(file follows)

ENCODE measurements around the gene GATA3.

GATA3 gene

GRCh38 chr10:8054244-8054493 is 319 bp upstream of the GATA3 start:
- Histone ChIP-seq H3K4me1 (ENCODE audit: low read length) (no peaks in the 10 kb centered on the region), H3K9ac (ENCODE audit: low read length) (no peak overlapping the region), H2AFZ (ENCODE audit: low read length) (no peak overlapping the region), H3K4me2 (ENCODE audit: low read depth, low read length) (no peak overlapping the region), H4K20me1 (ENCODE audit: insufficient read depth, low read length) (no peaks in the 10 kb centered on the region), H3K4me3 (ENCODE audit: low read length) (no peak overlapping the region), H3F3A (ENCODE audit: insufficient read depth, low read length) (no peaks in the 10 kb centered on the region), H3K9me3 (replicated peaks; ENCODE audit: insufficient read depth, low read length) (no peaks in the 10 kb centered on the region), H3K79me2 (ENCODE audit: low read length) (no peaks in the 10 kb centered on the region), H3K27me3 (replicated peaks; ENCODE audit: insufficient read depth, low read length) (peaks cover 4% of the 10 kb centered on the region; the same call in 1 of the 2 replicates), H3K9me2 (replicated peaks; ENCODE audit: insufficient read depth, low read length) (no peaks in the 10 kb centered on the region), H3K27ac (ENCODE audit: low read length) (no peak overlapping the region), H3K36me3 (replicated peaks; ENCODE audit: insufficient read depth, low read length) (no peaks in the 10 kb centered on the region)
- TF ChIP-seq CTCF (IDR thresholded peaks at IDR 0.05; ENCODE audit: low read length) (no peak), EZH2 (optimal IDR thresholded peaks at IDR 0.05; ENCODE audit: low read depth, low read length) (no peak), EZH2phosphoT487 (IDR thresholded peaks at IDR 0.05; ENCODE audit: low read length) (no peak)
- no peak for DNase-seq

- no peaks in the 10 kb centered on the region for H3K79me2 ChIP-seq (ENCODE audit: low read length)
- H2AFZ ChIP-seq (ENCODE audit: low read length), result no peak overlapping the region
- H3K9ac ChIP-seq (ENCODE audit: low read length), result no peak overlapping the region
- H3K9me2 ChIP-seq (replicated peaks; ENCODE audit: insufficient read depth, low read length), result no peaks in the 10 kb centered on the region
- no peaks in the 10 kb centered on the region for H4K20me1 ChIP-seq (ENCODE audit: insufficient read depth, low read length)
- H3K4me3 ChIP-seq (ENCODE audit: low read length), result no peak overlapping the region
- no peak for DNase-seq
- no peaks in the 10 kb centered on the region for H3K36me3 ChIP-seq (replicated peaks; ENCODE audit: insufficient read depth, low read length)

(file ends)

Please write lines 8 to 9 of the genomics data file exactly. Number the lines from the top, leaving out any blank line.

- H2AFZ ChIP-seq (ENCODE audit: low read length), result no peak overlapping the region
- H3K9ac ChIP-seq (ENCODE audit: low read length), result no peak overlapping the region